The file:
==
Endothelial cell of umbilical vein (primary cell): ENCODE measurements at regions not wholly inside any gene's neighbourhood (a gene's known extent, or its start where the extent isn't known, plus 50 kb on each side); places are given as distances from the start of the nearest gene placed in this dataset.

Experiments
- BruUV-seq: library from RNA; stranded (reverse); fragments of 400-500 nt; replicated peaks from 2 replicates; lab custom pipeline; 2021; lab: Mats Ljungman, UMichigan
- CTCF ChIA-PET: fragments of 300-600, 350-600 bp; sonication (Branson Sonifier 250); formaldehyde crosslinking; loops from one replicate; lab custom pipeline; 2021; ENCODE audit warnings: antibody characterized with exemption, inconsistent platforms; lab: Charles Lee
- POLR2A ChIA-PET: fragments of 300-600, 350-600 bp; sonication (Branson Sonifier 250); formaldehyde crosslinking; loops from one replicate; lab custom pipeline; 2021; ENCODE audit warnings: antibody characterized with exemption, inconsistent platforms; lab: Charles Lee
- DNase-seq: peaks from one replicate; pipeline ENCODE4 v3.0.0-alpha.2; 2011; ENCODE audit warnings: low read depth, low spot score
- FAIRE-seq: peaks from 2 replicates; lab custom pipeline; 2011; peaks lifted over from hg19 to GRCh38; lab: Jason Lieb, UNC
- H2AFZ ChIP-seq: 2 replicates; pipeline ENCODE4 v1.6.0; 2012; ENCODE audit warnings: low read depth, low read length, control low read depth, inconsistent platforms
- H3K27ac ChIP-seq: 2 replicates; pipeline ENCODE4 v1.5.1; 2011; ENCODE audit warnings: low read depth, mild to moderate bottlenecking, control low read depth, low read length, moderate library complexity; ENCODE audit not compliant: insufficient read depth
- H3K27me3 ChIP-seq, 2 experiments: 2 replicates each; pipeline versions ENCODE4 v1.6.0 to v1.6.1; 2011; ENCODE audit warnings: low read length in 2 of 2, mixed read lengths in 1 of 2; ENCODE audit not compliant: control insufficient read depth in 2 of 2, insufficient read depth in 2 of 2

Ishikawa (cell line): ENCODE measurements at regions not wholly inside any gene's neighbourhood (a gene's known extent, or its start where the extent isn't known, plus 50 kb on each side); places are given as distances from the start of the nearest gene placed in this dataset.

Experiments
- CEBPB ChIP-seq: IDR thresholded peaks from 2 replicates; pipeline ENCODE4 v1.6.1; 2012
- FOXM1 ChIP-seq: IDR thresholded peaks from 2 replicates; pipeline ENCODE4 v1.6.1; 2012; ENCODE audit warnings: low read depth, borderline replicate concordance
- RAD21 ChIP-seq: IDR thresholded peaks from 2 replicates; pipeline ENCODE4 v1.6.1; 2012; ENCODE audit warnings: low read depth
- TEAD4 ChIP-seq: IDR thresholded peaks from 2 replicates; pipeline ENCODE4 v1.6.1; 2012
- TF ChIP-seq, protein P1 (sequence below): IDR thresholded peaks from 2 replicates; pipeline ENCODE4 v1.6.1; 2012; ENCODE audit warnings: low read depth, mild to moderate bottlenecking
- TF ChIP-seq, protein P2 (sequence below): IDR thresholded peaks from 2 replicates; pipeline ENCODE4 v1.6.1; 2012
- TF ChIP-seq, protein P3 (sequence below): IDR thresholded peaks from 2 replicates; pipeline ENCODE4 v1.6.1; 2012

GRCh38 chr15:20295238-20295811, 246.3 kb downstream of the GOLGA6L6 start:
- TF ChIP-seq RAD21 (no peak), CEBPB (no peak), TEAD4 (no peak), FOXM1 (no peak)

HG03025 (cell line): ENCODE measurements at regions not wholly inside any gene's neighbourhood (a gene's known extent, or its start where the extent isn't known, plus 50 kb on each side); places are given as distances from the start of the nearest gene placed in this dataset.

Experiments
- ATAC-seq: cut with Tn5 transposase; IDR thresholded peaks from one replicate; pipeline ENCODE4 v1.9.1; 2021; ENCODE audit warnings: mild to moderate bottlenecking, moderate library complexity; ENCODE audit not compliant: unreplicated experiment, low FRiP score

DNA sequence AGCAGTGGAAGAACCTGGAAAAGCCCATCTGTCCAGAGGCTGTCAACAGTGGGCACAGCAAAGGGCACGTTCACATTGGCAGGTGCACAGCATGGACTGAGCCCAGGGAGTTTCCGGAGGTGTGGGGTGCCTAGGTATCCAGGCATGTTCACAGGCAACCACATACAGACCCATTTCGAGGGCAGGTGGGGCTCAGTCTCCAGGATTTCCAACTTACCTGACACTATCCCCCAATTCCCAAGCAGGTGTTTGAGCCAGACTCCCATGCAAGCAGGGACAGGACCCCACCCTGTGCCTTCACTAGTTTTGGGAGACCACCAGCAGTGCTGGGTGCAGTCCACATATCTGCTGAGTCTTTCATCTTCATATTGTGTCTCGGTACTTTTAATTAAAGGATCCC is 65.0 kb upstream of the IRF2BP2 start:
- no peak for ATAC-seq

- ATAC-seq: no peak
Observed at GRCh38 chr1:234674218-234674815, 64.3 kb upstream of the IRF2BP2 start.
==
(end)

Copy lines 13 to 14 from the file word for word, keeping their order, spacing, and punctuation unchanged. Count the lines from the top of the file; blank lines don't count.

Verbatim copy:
- CEBPB ChIP-seq: IDR thresholded peaks from 2 replicates; pipeline ENCODE4 v1.6.1; 2012
- FOXM1 ChIP-seq: IDR thresholded peaks from 2 replicates; pipeline ENCODE4 v1.6.1; 2012; ENCODE audit warnings: low read depth, borderline replicate concordance